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Intertek (ITRK) stock up 6% on higher revenues

By Jenni Reid

12:10, 24 November 2021

Intertek logo
British assurance and product testing firm Intertek has grown revenues in the year to date – Photo: Casimiro / Alamy Stock Photo

Intertek (ITRK) was the top riser amid FTSE 100 firms on Wednesday morning as  the British assurance and product testing group posted a 10-month trading statement forecasting full-year-revenue growth.

ITRK stock rose 6.47% to 5,494p at midday on the London Stock Exchange, though it remains down 3.2% versus the year before.

The London-based group reported July-October revenue up 2.2% year over year to £961.5m (up 6.7% in constant currency). From January to October, revenue was up 0.3% to £2.28bn as reported and up 5.6% on a constant basis.

Group like-for-revenue was flat in both periods on a reported basis, up 0.5% for the four months and rising 0.2% for the 10-month period.

On a constant currency basis, like-for-like revenue increased 5% and 5.4%, respectively, for the four- and 10-month periods.

Revenue also grew on a constant basis across its product, trade and resources divisions.


6.49 Price
-1.530% 1D Chg, %
Long position overnight fee -0.0262%
Short position overnight fee 0.0040%
Overnight fee time 22:00 (UTC)
Spread 0.04


147.43 Price
+8.350% 1D Chg, %
Long position overnight fee -0.0262%
Short position overnight fee 0.0040%
Overnight fee time 22:00 (UTC)
Spread 0.54


243.74 Price
+0.430% 1D Chg, %
Long position overnight fee -0.0262%
Short position overnight fee 0.0040%
Overnight fee time 22:00 (UTC)
Spread 0.22


475.08 Price
+2.100% 1D Chg, %
Long position overnight fee -0.0262%
Short position overnight fee 0.0040%
Overnight fee time 22:00 (UTC)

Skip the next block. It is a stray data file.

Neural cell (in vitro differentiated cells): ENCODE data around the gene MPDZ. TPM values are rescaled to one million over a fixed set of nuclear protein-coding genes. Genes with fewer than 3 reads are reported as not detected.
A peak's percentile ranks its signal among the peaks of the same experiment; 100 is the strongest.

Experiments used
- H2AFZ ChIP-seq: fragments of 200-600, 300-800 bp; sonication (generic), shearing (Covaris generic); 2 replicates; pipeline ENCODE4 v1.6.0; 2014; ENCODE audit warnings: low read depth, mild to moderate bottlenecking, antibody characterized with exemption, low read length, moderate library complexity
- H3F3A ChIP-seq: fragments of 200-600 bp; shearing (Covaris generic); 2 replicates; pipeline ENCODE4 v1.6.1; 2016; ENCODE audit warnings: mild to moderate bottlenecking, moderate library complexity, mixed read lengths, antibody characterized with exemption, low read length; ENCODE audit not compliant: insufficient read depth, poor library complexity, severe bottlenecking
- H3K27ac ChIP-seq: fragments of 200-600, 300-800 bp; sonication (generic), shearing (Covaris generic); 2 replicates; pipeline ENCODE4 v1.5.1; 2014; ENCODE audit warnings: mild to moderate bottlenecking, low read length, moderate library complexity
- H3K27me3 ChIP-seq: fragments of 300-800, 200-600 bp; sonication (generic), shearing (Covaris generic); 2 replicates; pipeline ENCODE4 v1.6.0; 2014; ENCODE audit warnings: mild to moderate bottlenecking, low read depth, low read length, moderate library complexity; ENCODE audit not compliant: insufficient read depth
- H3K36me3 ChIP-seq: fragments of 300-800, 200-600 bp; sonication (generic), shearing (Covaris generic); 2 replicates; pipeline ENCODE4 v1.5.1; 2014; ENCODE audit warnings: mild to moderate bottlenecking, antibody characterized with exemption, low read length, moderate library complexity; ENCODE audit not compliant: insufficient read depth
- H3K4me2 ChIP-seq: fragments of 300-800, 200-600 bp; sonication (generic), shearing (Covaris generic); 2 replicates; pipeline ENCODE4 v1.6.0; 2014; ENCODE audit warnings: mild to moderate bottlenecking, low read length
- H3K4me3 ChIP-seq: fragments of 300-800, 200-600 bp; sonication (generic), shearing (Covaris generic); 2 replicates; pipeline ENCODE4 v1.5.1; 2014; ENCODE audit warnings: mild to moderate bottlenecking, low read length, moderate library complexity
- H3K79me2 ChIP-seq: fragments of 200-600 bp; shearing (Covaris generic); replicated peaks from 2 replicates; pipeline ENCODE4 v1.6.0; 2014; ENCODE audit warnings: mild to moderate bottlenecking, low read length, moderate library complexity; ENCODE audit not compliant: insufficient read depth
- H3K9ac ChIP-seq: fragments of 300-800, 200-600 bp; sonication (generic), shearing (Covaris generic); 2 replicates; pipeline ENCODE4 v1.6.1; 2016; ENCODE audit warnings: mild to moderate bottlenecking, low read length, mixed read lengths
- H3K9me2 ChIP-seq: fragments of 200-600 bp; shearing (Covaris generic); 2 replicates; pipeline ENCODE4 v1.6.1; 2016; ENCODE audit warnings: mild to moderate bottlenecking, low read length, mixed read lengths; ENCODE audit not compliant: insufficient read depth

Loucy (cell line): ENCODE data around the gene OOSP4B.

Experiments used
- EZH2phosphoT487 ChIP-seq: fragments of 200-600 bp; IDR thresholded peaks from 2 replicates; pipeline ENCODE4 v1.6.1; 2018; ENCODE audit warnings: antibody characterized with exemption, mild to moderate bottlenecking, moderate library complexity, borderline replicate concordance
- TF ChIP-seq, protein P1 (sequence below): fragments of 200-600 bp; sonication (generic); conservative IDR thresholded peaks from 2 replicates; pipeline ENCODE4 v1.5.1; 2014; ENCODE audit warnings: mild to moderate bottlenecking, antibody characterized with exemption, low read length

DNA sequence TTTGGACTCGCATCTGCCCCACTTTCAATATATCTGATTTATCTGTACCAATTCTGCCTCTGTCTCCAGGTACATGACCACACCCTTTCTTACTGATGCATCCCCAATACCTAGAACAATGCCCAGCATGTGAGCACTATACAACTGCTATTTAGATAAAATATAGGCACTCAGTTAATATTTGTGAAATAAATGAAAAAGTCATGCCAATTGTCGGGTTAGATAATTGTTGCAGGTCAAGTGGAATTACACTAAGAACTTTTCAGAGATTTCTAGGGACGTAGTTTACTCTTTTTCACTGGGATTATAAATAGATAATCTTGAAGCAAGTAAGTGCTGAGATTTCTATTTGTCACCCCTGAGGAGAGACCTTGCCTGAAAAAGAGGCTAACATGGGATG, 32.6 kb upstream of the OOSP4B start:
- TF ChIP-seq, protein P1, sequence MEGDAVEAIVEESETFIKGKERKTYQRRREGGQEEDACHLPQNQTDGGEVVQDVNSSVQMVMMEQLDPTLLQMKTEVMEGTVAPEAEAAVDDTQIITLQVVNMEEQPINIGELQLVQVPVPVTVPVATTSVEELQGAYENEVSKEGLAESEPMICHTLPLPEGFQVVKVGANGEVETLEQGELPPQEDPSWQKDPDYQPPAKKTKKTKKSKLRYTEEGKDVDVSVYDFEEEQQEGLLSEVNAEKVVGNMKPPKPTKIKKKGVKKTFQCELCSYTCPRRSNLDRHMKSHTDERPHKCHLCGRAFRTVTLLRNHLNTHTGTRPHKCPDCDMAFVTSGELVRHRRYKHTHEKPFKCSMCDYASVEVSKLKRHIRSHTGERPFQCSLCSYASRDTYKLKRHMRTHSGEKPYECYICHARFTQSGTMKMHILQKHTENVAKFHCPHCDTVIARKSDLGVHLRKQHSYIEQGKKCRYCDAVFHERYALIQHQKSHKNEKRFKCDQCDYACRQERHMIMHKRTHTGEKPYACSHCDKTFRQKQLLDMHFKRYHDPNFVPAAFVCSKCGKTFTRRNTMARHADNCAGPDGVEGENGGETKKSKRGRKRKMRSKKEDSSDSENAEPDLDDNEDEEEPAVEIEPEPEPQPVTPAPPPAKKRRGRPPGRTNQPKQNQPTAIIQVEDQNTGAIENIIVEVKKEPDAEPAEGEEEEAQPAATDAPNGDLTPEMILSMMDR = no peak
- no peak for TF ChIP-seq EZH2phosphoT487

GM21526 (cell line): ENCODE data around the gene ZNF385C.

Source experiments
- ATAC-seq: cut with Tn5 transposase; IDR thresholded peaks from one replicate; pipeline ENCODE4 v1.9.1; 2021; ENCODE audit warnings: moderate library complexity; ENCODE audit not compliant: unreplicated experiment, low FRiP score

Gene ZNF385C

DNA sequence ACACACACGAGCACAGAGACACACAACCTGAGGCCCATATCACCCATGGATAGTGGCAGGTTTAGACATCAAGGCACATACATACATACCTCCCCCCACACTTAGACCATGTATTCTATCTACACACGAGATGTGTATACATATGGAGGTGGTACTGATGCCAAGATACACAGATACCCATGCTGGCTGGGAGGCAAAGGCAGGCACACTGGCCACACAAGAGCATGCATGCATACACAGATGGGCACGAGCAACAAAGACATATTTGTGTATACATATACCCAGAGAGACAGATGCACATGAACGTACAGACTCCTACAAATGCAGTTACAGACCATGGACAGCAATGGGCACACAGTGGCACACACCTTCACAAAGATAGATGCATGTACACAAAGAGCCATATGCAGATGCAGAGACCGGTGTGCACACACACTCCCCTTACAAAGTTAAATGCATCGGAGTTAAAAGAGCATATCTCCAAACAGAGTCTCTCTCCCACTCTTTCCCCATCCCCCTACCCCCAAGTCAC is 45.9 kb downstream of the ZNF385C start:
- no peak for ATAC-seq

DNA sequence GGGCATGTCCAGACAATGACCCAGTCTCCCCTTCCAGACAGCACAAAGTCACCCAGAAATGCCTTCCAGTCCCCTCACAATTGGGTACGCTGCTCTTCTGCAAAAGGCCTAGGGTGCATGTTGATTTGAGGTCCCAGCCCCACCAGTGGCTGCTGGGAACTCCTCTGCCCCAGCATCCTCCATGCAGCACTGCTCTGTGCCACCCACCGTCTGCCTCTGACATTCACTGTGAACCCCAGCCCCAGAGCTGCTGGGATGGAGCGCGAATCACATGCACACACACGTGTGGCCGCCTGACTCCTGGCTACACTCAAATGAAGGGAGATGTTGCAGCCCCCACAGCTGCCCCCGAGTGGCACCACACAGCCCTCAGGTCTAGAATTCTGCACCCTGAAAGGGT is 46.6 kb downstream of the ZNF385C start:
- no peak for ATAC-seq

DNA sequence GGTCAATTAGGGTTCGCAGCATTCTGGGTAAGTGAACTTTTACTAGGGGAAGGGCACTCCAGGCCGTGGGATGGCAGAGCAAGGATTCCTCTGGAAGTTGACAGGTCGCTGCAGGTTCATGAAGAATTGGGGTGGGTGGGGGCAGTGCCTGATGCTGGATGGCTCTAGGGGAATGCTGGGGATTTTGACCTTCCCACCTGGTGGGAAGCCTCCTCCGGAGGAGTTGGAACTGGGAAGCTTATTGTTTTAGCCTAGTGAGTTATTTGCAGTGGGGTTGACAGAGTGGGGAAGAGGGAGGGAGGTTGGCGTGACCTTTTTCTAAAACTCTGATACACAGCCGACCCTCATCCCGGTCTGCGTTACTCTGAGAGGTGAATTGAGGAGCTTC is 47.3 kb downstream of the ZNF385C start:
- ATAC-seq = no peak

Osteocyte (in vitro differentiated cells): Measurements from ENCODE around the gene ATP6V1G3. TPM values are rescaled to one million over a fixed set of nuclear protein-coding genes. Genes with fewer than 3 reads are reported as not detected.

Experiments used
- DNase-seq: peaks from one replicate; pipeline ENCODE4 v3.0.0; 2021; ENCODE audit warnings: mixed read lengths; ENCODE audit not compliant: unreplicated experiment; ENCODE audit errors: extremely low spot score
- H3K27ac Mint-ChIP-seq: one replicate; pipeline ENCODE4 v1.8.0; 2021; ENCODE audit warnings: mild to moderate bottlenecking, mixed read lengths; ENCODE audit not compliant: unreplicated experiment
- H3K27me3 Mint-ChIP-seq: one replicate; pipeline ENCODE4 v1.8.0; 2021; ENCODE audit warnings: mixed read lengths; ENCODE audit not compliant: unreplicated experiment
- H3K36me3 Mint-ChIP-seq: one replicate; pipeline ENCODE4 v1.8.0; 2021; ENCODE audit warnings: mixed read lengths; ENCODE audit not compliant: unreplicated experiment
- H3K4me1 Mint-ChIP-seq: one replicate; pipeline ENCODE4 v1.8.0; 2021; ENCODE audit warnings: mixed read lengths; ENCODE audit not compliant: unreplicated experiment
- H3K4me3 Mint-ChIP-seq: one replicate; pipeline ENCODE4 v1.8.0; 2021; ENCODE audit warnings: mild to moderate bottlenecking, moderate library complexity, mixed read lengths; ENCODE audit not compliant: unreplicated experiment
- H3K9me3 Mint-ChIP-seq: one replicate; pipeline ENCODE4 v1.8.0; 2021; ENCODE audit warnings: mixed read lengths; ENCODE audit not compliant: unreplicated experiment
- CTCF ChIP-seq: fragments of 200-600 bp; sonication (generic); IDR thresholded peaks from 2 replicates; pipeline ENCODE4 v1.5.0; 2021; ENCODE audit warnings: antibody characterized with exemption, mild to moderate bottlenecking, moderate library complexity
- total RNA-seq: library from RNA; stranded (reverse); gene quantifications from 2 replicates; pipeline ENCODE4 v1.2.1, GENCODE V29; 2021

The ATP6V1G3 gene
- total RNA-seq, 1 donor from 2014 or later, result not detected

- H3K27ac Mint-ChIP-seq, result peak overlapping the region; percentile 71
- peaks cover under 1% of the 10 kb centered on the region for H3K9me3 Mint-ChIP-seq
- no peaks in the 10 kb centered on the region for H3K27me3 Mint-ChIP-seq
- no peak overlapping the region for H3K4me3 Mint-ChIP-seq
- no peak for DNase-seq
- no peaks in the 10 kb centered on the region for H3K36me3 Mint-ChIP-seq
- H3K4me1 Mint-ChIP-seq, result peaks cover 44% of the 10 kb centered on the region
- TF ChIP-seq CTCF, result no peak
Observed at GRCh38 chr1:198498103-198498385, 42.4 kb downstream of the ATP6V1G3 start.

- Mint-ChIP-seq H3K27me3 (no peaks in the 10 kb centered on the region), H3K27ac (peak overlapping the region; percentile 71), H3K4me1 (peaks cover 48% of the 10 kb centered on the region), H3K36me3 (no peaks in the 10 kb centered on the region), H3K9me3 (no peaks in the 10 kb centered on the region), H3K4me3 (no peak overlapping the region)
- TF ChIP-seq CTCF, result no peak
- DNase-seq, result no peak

Spread 0.14

Assurance needed

The group did not issue a profit update, but chief executive André Lacroix said Intertek is expected to deliver “robust like-for-like revenue growth at constant currency” for the full year, along with a “strong free cash flow performance”.

Lacroix said this was despite Cobvid-19 lockdown restrictions continuing in some of its global markets and supply chain issues for its clients. Intertek operates in more than 1,000 locations in over 100 countries.

The CEO added that global supply chain disruption, the coronavirus pandemic and environmental concerns had increased the case for “comprehensive risk-based quality, safety and sustainability assurance” to give businesses greater resilience and safety.

The sprint to Net Zero emissions means that corporations are having to reinvent the way they reduce their carbon footprints across the entirety of their operations, through verified disclosures, transparency and greater accountability,” he said.

Intertek reported an adjusted operating profit of £201.7m in half-year results published in July, though this fell short of expectations.

Read more: Intertek falls as results disappoint high expectations

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The difference between trading assets and CFDs
The main difference between CFD trading and trading assets, such as commodities and stocks, is that you don’t own the underlying asset when you trade on a CFD.
You can still benefit if the market moves in your favour, or make a loss if it moves against you. However, with traditional trading you enter a contract to exchange the legal ownership of the individual shares or the commodities for money, and you own this until you sell it again.
CFDs are leveraged products, which means that you only need to deposit a percentage of the full value of the CFD trade in order to open a position. But with traditional trading, you buy the assets for the full amount. In the UK, there is no stamp duty on CFD trading, but there is when you buy stocks, for example.
CFDs attract overnight costs to hold the trades (unless you use 1-1 leverage), which makes them more suited to short-term trading opportunities. Stocks and commodities are more normally bought and held for longer. You might also pay a broker commission or fees when buying and selling assets direct and you’d need somewhere to store them safely.
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